The following material may be helpful in using the spheres to teach students about Chaos.
We want to stack the four Christmas Tree ornaments like cannonballs (thanks to Aaron Nielsen for this comparison), that is, place three on the table or in your hand so that they are each touching the other two. Then place the fourth on top of and in the middle of the three.
You can use transparent tape to hold the balls together (thanks to Dan Lathrop for this idea). If we image that the centers of the balls are on the vertices (corners) of a pyramid, we want to place the tape along the edges of that pyramid. In other words, use the tape to hold each pair of balls together. (I'll post a picture of this soon.)
This demo is fairly stable. I pass it around at talks and poster sessions. Of course, dropping it on the floor will probably shatter the spheres.
This demo will need to stay put. The lawn ornaments are usually 10"-12" in diameter. The are spherical except for a small cylindrical part that juts out and can be used as a handle.
Before setting up the demo, clean each sphere with windex to ensure the best image. You should also take care to rotate each sphere so that the clearest part of it is facing inward, toward the other spheres. This is where the image will be produced, so we don't want any scratches or deformities in the mirror in there.
When I've set these up I've placed three heavy, metal, hollow, cylidrical canisters on a table placed at the vertices of a triangle. The "handles" on the lawn ornaments fit into the cylinders and the ball is held steady because the cylinder is heavy. The four ball rests on top of the three with no additional support.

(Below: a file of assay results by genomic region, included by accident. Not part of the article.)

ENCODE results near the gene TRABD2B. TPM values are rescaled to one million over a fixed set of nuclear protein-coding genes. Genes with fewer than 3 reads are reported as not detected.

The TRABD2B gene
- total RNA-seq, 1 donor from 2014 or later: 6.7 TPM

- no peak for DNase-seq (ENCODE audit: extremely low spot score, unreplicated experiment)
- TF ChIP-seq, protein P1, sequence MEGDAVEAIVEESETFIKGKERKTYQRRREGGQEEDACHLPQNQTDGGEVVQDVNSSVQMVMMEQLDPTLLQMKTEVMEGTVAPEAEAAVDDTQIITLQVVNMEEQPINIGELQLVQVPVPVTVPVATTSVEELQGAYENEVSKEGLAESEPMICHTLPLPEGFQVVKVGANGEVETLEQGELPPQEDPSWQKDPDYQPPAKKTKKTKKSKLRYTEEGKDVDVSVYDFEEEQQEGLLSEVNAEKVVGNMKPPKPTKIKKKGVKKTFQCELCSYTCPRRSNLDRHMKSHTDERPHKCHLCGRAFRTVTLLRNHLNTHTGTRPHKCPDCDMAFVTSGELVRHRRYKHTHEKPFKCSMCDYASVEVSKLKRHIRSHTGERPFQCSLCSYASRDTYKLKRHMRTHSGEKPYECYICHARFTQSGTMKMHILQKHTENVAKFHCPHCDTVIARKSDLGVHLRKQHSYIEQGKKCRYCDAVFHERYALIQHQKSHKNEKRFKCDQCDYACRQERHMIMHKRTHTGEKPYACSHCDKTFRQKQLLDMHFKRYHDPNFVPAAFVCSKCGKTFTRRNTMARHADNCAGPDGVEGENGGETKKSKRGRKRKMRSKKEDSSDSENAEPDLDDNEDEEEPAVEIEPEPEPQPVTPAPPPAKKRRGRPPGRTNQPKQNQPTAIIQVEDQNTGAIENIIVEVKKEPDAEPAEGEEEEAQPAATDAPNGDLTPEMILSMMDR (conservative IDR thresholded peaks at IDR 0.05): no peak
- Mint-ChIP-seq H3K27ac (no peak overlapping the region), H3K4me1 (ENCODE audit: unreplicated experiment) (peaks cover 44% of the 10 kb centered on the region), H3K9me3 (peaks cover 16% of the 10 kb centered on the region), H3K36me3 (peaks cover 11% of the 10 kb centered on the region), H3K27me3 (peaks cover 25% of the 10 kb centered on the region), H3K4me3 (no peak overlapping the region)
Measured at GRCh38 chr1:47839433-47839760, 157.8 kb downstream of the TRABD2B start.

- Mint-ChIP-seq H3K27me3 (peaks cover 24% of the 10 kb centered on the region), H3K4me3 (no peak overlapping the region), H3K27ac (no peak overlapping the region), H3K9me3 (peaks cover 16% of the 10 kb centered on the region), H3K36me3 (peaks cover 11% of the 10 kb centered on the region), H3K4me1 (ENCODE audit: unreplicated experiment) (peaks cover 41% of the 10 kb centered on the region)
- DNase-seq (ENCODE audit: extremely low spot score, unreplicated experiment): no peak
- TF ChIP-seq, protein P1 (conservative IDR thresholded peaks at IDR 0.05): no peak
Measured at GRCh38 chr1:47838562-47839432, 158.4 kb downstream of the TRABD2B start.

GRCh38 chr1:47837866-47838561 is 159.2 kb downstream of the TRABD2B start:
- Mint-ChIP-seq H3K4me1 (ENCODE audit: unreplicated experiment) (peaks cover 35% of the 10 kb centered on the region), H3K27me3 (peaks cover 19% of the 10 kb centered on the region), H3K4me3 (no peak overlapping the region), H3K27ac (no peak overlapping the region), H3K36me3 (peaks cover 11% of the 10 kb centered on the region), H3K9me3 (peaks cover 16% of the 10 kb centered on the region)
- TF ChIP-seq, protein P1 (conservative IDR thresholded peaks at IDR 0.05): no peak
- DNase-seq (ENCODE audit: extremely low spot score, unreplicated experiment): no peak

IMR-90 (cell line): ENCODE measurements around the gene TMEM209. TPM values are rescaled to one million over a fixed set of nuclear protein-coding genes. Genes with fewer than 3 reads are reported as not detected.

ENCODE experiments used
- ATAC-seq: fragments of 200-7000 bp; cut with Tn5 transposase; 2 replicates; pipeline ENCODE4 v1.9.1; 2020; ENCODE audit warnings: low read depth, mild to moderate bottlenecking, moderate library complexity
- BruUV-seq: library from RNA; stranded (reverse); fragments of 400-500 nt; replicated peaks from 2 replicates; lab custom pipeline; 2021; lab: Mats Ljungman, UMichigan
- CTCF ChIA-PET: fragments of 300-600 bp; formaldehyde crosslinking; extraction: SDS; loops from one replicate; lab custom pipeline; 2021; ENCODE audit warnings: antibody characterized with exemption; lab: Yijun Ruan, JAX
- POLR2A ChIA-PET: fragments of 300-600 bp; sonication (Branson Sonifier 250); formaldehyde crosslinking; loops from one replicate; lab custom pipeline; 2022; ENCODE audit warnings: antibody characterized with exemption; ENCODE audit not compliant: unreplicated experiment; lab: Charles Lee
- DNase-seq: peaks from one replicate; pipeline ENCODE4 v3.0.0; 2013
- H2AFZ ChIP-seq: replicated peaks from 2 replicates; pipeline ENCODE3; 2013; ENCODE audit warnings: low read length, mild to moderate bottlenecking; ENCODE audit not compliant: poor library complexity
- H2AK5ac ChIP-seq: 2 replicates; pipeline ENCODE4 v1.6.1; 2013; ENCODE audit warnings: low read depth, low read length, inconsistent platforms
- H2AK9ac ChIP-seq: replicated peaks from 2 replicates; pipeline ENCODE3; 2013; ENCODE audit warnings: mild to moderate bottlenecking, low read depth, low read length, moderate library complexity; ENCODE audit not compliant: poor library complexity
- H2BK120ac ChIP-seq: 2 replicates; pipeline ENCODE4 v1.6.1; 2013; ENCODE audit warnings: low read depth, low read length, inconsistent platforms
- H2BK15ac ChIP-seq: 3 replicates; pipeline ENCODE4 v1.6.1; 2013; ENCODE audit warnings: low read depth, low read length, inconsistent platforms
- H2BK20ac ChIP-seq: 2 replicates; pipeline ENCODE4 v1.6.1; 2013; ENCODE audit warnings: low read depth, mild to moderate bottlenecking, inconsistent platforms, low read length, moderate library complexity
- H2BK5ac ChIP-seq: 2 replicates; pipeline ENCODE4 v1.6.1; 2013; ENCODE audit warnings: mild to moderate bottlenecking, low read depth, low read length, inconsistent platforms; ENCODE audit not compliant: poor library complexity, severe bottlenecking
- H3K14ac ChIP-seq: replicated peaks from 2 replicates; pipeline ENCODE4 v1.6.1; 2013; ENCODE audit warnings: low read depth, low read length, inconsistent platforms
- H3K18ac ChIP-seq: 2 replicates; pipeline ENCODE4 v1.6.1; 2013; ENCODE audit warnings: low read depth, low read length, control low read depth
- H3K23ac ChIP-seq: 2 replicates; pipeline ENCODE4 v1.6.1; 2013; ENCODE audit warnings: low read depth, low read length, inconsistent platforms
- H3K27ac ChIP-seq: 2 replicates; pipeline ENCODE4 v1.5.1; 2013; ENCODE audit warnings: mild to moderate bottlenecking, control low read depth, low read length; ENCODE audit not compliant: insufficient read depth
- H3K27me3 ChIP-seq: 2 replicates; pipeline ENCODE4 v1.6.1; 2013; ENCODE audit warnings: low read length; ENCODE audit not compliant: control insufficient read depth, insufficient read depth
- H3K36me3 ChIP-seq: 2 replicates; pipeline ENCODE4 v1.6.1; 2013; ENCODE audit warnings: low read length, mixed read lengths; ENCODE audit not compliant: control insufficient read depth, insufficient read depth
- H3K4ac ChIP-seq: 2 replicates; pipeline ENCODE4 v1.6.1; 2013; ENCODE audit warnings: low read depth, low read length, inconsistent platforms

Set up this way, the demo is not very stable. You will need to find some way to secure the top ball. You might try using clear packing tape along the edges of the "pyramid" as described in the previous section. If you use this or another method, I'd like to hear about it!
Using either demo, you can shine white light into the spheres -- a flashlight works fine -- and you'll see a fractal image. It will be the bright images that looks like triangles in side of triangles inside of triangles....
Now, try placing colored paper in front of one of the "holes" through which you have been peering inside the demo. Equivalently, you can imagine that you are placing the paper along on of the faces of the pyramid shape made by the spheres. The paper should be large enough to completely cover the opening.
Now look inside through another opening while shining light onto the colored paper so that the side facing the spheres is illuminated. Notice that many -- but not all -- of the triangles in the image inside the spheres are filled in with the same color as the paper.
D. Sweet, E. Ott,
J. A. Yorke
We would like to thank D. Lathrop, B. Zeff, N. Peffley, and E. Boettcher for their assistance.
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